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Cross guard or not

Discussion in 'Non-Firearm Weapons' started by USAF_Vet, Mar 21, 2013.

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  1. USAF_Vet

    USAF_Vet Member

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    I've dabbled in a few home made knives, and my current project is a heavy fixed blade, kind of a bastardized Bowie. I'm not sure if I really want to put on a cross guard or leave it off.

    The blade on this beast is about 8" or so, with an OAL of 15"

    I see this blade getting used, mostly as a general purpose camp knife, and I don't see a lot of cross guards on camp knives.

    I have a nice piece of brass I can fit to folks blade if I choose to add in the cross guard. I'm also facing the dilemma of just exactly how to attach it.


    Is appreciate some suggestions and advice from some of the more experienced blade smiths.
     
  2. MrCleanOK

    MrCleanOK Member

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    For a working/utility knife, a cross guard just gets in the way for me. I'm not an experienced bladesmith. Just a knife-using-guy.
     
  3. JShirley

    JShirley Administrator Staff Member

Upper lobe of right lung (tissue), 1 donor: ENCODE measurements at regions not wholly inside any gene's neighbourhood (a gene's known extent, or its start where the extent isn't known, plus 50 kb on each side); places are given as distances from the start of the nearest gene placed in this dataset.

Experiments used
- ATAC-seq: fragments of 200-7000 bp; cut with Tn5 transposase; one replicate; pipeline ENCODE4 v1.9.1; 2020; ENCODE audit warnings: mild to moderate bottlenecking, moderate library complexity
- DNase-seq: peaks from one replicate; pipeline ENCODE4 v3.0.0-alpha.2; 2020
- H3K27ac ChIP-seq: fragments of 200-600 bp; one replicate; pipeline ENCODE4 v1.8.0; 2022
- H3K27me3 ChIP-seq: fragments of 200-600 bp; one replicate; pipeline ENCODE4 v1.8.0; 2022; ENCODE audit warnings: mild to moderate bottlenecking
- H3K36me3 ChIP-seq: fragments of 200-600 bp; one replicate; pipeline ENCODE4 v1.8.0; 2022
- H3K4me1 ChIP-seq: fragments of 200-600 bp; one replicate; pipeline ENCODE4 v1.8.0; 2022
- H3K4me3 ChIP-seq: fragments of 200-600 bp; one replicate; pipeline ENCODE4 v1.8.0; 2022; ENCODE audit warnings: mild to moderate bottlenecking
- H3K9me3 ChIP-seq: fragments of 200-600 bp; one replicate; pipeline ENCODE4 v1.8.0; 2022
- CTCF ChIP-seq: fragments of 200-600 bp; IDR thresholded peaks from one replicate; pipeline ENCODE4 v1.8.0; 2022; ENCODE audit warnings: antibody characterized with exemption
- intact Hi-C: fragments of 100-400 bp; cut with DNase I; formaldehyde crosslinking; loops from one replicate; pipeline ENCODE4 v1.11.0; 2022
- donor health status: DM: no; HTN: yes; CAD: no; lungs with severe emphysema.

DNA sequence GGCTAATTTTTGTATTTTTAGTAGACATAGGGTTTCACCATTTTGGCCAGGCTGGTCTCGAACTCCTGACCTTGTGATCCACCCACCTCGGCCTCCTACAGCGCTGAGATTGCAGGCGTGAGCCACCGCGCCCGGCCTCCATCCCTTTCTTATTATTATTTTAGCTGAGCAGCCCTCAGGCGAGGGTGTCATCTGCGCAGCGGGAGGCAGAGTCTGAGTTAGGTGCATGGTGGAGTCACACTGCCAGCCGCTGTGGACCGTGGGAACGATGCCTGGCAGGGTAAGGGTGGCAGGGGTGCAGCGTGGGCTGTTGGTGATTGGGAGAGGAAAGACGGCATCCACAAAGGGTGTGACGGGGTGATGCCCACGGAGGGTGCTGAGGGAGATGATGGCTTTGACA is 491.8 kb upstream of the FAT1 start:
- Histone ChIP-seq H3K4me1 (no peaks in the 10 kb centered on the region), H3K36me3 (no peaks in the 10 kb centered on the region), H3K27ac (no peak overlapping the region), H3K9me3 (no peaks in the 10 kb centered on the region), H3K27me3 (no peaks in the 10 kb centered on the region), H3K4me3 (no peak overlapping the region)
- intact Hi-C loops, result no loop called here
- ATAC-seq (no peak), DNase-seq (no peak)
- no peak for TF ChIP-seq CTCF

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    I like a single guard, to help keep fingers off the blade.
     
  4. Piraticalbob

    Piraticalbob Member

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    On a classic Bowie, the crossguard served three purposes: to prevent the user's fingers from sliding onto the blade (Rezin Bowie, the story goes, asked his plantation blacksmith to add a crossguard to his butcher knife after this happened to him; this knife was given to Rezin's brother Jim to use at the Vidalia Sandbar); to protect the user's fingers when engaged in combat (some early Bowies even had "thumb guards" to prevent thumbs from being lopped off); and to block an opponent's slashes and thrusts.

    Some historical Bowies didn't have guards at all, such as the "Natchez" pattern; Searles Bowies (Rezin Bowie's favorite pattern) had a guard on the edge side only, or with only a vestigial trace of a guard on the spine side of the blade.

    It's your choice, in the end. If you're going to use the knife as a camp knife or machete, a guard will just get in the way. An index finger groove might be enough to keep your hand secure on the knife.
     
  5. rcmodel

    rcmodel Member in memoriam

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    Can you post a picture of the blade?

    It would be easier to say yes or know if we knew what the blade looks like.

    rc
     
  6. USAF_Vet

    USAF_Vet Member

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    image_zps413053af.jpg

    It's got a raised area at the top of the handle to prevent slipping, and a notch on the spine for thumb placement.

    Ill post much better pictures when its finished, it is still pretty rough.
     
  7. rcmodel

    rcmodel Member in memoriam

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    I would probably skip the guard.

    But extend the handle scales further forward and round them off to match the finger notch in the tang.

    That will give you a better looking handle, and a 'self-guard incorporated in the handle scales.

    Kinda like this:
    BallardClipKnife4.jpg

    rc
     
  8. bubba in ca

    bubba in ca Member